What is a tooth infection?
There are two main causes of tooth infection that we as dentists normally see. Alderley dentist, Dr Panny Hou explains…
- First cause of tooth infection: Tooth decay – Decay on the tooth is the mostcommon cause of a tooth infection. When decay has been left on the tooth for a long time it will gradually work its way into the nerve, which will cause the nerve to die. Bacteria then feeds off this dying nerve, causing infection that surrounds and enters the tooth. This infection will cause a tooth ache or severe pain to the person with the decay.
- Second cause of tooth infection: Trauma to the tooth or mouth – The second main cause of tooth infection is from trauma to the tooth. If a tooth is damaged, through a fall or something hitting it, then the nerve can die and bacteria can enter the tooth.
Regardless of the cause, infection arises from bacteria attacking the dying or dead nerve. If the infection is left untreated it will become an abscess (infections at the ends of the roots) and can then cause damage to the bone surrounding the root of the tooth.
Treatment for tooth infection
Once a tooth is infected, a root canal treatment is necessary of the patient chooses to save their tooth. Otherwise our only other option is to remove the infected tooth completely. Most people prefer to save their tooth as it generally will function better compared to the option of an artificial tooth.
What is a gum infection?
As well as tooth infections we also see patients with gum infections. A gum infection is basically when plaque and bacteria start to burrow underneath the gum pocket (the pocket is space between the tooth and the gum).
Normally the gum is snug against the tooth but when you have a gum infection it will burrow down into this gum pocket making it impossible for the patient to clean the infection themselves.
When we look in a patient’s mouth, the gum area is usually inflamed and swollen and the nearby teeth may be tender to bite on. At your regular check-up or when you come in with tooth pain we will use a little probe to determine the health of the gums.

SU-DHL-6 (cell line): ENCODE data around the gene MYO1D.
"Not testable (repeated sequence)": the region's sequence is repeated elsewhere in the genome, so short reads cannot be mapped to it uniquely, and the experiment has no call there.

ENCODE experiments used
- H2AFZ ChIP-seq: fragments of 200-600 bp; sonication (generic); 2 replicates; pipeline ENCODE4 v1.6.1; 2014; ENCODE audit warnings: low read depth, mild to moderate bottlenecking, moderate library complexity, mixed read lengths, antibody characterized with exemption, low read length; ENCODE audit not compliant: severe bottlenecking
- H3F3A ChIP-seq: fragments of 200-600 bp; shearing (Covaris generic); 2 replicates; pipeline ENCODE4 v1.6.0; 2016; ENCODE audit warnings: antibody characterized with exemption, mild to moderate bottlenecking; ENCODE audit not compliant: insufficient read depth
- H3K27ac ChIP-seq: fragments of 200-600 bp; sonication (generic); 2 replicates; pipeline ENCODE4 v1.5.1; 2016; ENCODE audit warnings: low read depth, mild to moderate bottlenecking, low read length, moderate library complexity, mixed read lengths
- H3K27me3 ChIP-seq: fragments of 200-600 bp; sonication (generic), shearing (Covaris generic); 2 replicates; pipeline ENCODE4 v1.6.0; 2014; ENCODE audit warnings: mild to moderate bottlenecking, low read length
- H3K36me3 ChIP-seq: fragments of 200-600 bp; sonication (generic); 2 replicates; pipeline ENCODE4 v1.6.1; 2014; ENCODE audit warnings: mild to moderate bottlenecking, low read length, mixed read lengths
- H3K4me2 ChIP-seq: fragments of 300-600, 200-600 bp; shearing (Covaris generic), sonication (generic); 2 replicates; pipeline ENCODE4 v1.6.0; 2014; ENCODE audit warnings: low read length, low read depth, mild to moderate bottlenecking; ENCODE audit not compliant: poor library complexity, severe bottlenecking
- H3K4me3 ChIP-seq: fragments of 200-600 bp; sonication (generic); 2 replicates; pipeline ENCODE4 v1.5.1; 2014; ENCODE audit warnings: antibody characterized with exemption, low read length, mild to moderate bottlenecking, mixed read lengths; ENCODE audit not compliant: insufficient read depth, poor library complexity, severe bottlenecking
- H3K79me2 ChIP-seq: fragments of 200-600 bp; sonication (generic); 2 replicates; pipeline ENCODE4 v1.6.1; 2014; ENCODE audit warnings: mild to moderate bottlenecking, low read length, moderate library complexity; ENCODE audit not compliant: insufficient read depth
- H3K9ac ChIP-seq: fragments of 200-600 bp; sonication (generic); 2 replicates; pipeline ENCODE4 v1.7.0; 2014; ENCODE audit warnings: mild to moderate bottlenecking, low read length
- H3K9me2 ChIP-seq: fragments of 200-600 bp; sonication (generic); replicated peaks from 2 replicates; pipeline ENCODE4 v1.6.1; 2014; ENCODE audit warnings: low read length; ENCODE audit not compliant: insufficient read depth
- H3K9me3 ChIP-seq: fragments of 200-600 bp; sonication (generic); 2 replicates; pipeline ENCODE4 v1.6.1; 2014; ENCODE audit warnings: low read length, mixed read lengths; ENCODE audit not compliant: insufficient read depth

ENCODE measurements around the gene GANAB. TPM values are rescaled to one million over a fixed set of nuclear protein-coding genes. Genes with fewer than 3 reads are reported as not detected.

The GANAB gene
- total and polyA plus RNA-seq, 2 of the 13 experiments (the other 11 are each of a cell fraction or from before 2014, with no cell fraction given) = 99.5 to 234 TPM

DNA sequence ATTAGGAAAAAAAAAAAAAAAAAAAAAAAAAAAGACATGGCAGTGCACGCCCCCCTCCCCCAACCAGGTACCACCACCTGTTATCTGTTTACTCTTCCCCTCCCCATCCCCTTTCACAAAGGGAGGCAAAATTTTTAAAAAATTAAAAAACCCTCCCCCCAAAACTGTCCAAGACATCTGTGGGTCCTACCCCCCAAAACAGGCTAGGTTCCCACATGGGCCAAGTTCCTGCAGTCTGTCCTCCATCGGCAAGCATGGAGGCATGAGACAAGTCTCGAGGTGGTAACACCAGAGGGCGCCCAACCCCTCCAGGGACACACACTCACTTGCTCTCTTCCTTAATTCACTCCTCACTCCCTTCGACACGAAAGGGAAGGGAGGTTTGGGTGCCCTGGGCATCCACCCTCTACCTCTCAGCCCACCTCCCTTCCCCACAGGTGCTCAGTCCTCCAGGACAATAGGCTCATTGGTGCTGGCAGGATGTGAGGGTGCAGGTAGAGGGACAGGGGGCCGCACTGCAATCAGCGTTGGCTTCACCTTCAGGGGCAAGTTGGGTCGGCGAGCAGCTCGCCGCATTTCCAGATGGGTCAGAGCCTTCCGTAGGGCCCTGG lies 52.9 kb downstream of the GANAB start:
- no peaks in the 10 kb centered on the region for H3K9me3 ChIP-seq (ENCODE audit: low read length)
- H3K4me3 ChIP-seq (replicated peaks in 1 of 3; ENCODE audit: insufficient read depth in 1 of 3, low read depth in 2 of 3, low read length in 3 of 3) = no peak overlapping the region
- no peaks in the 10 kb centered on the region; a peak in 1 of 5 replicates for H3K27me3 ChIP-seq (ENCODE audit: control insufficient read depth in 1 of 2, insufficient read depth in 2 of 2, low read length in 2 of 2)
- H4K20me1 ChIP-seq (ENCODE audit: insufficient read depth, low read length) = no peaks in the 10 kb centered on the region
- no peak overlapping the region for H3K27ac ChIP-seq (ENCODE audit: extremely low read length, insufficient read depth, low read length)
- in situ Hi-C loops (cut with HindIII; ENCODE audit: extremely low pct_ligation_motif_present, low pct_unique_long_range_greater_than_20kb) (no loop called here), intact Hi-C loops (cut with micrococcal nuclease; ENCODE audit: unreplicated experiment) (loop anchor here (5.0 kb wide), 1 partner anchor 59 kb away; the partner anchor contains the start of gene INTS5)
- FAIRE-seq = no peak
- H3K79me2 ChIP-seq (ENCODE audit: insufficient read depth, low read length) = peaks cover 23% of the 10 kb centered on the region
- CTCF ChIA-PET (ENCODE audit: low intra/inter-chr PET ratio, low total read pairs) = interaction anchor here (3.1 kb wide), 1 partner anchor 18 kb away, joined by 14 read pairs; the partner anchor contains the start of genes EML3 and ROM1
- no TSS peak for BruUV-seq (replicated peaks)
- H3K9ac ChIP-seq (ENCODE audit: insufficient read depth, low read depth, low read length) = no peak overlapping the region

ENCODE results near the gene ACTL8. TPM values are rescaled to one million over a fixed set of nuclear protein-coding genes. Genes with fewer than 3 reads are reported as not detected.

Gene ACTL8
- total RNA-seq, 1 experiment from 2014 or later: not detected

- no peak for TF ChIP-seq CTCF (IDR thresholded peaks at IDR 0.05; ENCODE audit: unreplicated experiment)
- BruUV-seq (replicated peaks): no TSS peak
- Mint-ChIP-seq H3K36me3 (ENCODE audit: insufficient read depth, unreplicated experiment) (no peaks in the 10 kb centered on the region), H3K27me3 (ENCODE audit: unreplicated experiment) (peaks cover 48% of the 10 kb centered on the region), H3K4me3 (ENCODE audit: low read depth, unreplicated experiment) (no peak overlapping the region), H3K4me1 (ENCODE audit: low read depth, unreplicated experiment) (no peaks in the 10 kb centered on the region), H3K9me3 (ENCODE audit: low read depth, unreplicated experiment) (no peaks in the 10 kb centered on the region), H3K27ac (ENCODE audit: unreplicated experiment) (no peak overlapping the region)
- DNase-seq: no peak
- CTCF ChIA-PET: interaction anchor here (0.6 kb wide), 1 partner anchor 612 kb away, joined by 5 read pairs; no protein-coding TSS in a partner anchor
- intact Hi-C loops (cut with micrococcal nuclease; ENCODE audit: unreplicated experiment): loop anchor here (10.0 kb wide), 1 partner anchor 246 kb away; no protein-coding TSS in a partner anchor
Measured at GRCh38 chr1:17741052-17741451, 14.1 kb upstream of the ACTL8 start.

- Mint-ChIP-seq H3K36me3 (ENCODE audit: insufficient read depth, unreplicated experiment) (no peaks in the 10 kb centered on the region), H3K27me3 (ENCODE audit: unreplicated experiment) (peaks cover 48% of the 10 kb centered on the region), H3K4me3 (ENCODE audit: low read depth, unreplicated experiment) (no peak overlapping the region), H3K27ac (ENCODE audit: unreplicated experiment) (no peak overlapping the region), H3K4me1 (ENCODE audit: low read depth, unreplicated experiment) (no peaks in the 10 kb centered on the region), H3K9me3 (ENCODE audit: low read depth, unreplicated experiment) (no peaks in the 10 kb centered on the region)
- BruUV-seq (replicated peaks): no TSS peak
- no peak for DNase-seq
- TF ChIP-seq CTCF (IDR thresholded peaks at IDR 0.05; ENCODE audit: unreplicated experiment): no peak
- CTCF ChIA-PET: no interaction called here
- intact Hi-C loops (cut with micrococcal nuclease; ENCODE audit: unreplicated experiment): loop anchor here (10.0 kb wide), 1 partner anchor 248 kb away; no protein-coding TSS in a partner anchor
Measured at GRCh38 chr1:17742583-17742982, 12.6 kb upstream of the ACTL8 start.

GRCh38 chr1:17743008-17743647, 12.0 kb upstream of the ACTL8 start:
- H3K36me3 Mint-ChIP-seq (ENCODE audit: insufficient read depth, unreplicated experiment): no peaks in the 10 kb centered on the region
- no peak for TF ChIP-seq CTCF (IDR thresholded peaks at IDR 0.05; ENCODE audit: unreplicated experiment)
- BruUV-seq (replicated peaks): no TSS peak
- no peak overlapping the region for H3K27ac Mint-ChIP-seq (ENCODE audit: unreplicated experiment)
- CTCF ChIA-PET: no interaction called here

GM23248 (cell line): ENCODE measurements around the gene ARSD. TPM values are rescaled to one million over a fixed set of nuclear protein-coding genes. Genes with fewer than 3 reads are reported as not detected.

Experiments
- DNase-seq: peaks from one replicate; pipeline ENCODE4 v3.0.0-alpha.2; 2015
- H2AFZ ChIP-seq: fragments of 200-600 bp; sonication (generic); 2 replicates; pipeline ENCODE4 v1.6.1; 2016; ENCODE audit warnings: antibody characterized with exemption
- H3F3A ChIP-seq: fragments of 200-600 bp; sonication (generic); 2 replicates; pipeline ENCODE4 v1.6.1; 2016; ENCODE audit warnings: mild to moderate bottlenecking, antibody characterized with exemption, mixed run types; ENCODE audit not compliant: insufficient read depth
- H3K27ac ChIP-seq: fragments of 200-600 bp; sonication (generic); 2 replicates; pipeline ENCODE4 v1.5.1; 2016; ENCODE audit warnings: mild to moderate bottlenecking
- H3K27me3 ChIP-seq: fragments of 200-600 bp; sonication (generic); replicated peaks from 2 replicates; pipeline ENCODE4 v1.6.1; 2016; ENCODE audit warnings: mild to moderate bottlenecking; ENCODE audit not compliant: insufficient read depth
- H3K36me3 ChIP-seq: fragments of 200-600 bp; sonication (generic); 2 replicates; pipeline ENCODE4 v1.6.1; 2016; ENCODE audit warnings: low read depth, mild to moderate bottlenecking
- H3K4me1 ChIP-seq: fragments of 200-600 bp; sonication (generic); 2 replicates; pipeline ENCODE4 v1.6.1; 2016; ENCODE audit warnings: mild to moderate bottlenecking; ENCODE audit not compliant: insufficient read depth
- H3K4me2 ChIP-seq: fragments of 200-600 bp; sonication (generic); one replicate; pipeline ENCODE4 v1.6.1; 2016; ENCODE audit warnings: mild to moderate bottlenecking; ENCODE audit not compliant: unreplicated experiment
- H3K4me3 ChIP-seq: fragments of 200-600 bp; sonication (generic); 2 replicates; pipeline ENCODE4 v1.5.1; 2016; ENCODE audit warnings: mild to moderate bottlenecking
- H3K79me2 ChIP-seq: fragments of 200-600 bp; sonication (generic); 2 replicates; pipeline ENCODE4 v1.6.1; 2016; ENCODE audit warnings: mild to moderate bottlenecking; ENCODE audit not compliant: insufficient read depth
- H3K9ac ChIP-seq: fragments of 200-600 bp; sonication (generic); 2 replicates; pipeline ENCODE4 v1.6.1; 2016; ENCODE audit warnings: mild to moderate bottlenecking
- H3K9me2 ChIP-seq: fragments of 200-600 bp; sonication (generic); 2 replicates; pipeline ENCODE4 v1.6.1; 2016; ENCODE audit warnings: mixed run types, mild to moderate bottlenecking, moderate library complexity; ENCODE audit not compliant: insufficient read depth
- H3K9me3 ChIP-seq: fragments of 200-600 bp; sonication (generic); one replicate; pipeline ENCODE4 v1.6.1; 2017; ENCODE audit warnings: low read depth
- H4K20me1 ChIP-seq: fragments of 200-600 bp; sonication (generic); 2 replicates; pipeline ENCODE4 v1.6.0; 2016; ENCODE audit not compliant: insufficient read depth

A healthy gum will usually come away from the tooth no more than 2-3 mm. However, when there is a gum infection, there will be a deep gum pocket in that area and it may come away 6 – 8mm. In some cases this deep pocket may be accompanied with a pus discharge from the area. It’s not uncommon for patients with gum infections to complain of bad breath or a bad taste in their mouths.
Treatment for a gum infection
Once a gum infection has been diagnosed, we carry out a deep gum clean, to clean out the infection, and the bacteria causing the infection, from underneath the gums. For the patient’s comfort, this procedure is often carried out under local anaesthetic. Timely treatment and maintenance of gum health following treatment is important to prevent the loss of any teeth through the gum infection.
How does a tooth infection feel vs a gum infection?
Both tooth and gum infections can give you pain but the pain is a little bit different.
Tooth-related infections are often associated with a constant and throbbing pain. This is the type of pain that will wake you up at night.
The pain will start off as a sharp pain and then gradually become a dull throbbing ache that lingers for hours. Painkillers don’t normally seem to work much when the toothache gets to this stage.
With a gum infection on the other hand, the pain isn’t as bad. Many patients have reported that the pain of a gum infection is a lot duller than a tooth infection. Nevertheless, treatment is still necessary to alleviate pain, rid the infection and prevent tooth loss.
It is best to see a dentist with this problem
If you suspect you have a tooth or gum infection we recommend that you get this checked out by your dentist as soon as possible. Call us on (07) 3856 2144 to book your appointment with one of of our friendly dentists.